Dealing with thirsty guests in Planet Coaster's Challenge mode

There's life in Planet Coaster even when career mode is done.

NOW PLAYING

In Now Playing articles PC Gamer writers talk about the game currently dominating their spare time. Today, Jon digs in to Planet Coaster's challenge mode.

I shouldn’t make light of what is a very serious disease, but I’m starting to think all the people in my park have diabetes. “Many guests are thirsty”, the pop-up notifications keep telling me, despite there being three Gulpee Slush kiosks and a shake stand on site to slake their seemingly unquenchable need for sickly sweet fluids. I click on the facilities menu and add another Cosmic Cow Milkshake stand. You’re welcome. 

While I happily played through all Planet Coaster’s career mode scenarios, a few months on I can’t recall any standout moments. But visually the game is so damn good I’m trying to turn ‘like’ into ‘love’ by applying myself to a series of increasingly testing objectives as they roll out in Challenge mode. 

I’ve chosen the desert setting, which generally requires Western-themed attractions, and my first challenge is to reach a Park Balance Bonus of 20. The steady addition of rides of all types and assorted cowpokery from the props menu lands me the $1,000 reward in half an hour or so. I hold off employing a mechanic and a janitor until the first ride breaks and litter and vomit lie mosaiclike on all the paths to the extent that it’s affecting the park’s rating. The game is big on calculating the likelihood of guest regurgitation—get things wrong and you’d better make sure your janitors are motivated and well paid.

Planet Coaster also places great emphasis on the need for its parks and particularly its queues to have interesting scenery so that patrons don’t lose interest and drift off. The requirements of the challenges rise incrementally until I’m asked to achieve a Park Rating of 900. More rides get placed—all linked with the flexible path-building tool—then god-like, I frantically slam down Joshua trees and cacti by the score. I employ gun-slinging entertainer Miss Elly, which I doubt makes much difference in the scheme of things but the kids seem to like watching her twirling and fanning her six-shooters.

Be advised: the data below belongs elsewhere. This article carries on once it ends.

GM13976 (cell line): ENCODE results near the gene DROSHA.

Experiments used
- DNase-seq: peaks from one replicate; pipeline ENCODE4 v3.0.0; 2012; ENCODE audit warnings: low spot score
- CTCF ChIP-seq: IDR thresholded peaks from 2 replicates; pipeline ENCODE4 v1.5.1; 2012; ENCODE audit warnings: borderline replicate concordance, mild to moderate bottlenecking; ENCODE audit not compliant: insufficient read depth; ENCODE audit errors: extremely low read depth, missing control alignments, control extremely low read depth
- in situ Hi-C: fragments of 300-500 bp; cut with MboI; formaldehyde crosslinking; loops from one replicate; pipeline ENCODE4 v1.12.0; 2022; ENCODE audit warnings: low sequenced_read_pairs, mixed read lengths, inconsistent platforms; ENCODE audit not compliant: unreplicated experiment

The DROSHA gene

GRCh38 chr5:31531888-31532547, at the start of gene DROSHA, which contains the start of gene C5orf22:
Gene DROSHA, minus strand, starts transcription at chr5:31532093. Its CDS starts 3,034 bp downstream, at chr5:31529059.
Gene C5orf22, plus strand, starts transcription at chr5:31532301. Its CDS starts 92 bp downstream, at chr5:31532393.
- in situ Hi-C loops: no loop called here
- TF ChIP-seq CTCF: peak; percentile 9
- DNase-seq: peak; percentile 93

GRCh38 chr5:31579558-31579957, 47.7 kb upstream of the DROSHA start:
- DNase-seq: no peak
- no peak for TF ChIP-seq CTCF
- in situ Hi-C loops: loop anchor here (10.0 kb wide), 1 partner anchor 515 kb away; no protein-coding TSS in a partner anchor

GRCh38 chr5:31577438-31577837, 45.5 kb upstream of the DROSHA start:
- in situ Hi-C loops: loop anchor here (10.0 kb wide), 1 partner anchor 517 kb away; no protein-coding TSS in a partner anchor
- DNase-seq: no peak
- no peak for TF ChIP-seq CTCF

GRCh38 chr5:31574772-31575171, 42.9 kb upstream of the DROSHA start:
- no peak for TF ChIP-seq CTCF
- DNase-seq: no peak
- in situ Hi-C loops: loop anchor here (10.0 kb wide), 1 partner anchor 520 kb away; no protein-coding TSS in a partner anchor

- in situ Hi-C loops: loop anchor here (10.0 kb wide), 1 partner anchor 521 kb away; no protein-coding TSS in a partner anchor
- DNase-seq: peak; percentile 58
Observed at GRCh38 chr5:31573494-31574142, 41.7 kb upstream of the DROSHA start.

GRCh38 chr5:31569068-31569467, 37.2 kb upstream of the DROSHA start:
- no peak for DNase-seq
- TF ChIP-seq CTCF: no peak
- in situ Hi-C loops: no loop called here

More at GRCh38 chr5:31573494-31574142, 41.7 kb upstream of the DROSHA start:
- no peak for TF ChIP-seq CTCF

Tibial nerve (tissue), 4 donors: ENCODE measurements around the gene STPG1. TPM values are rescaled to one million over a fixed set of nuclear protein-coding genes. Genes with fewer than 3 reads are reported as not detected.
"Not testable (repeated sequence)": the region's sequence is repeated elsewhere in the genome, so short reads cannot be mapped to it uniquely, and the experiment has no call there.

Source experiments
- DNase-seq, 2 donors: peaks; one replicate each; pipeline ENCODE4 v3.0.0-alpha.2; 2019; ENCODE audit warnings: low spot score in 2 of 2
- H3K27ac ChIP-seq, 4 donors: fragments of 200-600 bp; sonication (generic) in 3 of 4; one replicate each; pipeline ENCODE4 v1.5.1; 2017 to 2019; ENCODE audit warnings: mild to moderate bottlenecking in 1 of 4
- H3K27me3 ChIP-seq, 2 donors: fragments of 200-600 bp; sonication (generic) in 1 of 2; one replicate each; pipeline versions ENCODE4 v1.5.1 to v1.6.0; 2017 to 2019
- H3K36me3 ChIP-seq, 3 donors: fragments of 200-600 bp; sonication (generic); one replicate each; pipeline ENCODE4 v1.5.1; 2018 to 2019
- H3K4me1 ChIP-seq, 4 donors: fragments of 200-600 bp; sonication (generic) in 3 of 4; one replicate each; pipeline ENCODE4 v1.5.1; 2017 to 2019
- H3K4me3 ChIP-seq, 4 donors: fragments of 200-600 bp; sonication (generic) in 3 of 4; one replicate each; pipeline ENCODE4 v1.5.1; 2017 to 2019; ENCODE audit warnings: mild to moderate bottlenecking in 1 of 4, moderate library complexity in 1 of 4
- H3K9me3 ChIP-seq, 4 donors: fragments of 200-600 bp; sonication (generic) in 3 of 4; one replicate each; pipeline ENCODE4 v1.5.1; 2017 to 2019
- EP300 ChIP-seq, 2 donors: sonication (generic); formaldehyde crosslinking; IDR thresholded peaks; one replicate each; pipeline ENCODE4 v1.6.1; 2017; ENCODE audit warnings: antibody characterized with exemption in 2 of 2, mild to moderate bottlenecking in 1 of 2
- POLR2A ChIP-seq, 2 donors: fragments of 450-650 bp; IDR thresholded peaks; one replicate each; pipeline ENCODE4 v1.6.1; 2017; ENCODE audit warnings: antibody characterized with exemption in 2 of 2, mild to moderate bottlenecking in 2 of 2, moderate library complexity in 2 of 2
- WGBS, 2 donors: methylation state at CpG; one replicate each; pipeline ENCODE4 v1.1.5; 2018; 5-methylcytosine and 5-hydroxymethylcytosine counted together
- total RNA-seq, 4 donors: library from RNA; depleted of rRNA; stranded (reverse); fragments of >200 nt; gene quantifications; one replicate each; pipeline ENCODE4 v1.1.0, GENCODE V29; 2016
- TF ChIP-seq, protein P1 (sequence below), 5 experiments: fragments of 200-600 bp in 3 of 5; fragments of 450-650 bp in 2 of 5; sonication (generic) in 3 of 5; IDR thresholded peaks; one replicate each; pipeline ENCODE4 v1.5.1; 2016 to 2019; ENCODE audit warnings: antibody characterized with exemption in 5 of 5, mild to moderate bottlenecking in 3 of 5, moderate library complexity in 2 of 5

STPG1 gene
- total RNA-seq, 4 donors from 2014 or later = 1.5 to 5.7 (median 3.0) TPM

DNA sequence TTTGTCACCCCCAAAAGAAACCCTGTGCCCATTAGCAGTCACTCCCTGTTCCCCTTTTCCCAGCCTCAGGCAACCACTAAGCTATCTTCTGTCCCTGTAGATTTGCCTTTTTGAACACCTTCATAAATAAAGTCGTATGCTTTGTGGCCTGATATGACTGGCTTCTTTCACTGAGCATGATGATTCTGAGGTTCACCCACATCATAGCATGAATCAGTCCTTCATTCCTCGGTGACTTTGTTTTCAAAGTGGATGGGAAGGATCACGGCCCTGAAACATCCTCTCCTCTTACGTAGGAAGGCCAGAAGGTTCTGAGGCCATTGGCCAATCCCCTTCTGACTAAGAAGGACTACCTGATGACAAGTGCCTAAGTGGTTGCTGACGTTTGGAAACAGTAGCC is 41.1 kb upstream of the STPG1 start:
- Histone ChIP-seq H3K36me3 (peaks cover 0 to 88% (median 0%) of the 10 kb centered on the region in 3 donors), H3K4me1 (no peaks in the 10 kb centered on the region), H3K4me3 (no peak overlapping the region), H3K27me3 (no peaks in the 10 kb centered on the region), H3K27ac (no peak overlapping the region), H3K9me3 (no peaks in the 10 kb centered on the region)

I’m asked to construct a coaster 1,000 metres long, which I custom-build from steel with relative ease. Further coaster-based objectives reveal themselves so I keep reconfiguring that first American Arrow to incorporate the new requirements, which include building progressively longer coasters and providing five or more seconds of airtime. Eventually, I have a 3,000- metre-long creation that’s ugly and has a footprint the size of Utah. I reduce the fear and nausea ratings using the excellent track smoothing tool while the test results show that I’m up to nine seconds of airtime.

Another notification pops up: “Many guests need the toilet”. Well what if I don’t want to build one? Will desperate guests relieve themselves against the stanchions of the nearest ride? Will their Bermuda shorts add a new meaning to the term ‘motion capture’? 

Planet Coaster’s Challenge mode cleverly alternates the objectives between the practical (rides and facilities) and the aesthetic (themes and scenery) until a few hours in, surprise surprise, you find you’ve built an amusement park that’s vibrant and densely packed with lots of colourful features. Sitting back satisfied, I’m just about to save and exit when it happens again: “Many guests are thirsty”. What is wrong with these people?